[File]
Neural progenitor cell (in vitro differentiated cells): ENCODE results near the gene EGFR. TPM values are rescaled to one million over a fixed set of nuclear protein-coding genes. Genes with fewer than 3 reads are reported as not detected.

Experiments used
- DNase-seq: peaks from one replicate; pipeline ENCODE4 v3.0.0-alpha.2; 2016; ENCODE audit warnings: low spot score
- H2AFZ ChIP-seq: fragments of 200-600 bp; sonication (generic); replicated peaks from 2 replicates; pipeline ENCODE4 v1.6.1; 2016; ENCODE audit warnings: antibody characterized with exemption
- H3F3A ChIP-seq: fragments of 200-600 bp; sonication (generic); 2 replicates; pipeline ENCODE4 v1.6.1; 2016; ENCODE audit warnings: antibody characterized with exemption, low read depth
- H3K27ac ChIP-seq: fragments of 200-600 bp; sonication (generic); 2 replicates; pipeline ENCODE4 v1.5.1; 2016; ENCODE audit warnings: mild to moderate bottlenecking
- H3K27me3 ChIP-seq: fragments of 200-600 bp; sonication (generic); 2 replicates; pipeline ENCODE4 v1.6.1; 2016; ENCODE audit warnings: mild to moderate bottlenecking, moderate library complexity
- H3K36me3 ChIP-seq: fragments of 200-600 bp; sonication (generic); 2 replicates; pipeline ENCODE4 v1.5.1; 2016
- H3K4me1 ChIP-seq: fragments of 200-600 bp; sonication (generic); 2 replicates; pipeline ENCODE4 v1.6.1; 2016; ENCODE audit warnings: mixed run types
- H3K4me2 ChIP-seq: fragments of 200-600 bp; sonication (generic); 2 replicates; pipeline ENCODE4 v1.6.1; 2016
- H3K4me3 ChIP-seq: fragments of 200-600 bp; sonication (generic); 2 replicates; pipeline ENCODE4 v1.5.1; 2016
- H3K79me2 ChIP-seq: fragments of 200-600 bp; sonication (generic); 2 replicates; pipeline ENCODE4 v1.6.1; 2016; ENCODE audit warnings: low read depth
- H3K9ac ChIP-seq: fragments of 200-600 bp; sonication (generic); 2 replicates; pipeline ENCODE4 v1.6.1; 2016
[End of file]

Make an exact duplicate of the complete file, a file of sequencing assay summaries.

Neural progenitor cell (in vitro differentiated cells): ENCODE results near the gene EGFR. TPM values are rescaled to one million over a fixed set of nuclear protein-coding genes. Genes with fewer than 3 reads are reported as not detected.

Experiments used
- DNase-seq: peaks from one replicate; pipeline ENCODE4 v3.0.0-alpha.2; 2016; ENCODE audit warnings: low spot score
- H2AFZ ChIP-seq: fragments of 200-600 bp; sonication (generic); replicated peaks from 2 replicates; pipeline ENCODE4 v1.6.1; 2016; ENCODE audit warnings: antibody characterized with exemption
- H3F3A ChIP-seq: fragments of 200-600 bp; sonication (generic); 2 replicates; pipeline ENCODE4 v1.6.1; 2016; ENCODE audit warnings: antibody characterized with exemption, low read depth
- H3K27ac ChIP-seq: fragments of 200-600 bp; sonication (generic); 2 replicates; pipeline ENCODE4 v1.5.1; 2016; ENCODE audit warnings: mild to moderate bottlenecking
- H3K27me3 ChIP-seq: fragments of 200-600 bp; sonication (generic); 2 replicates; pipeline ENCODE4 v1.6.1; 2016; ENCODE audit warnings: mild to moderate bottlenecking, moderate library complexity
- H3K36me3 ChIP-seq: fragments of 200-600 bp; sonication (generic); 2 replicates; pipeline ENCODE4 v1.5.1; 2016
- H3K4me1 ChIP-seq: fragments of 200-600 bp; sonication (generic); 2 replicates; pipeline ENCODE4 v1.6.1; 2016; ENCODE audit warnings: mixed run types
- H3K4me2 ChIP-seq: fragments of 200-600 bp; sonication (generic); 2 replicates; pipeline ENCODE4 v1.6.1; 2016
- H3K4me3 ChIP-seq: fragments of 200-600 bp; sonication (generic); 2 replicates; pipeline ENCODE4 v1.5.1; 2016
- H3K79me2 ChIP-seq: fragments of 200-600 bp; sonication (generic); 2 replicates; pipeline ENCODE4 v1.6.1; 2016; ENCODE audit warnings: low read depth
- H3K9ac ChIP-seq: fragments of 200-600 bp; sonication (generic); 2 replicates; pipeline ENCODE4 v1.6.1; 2016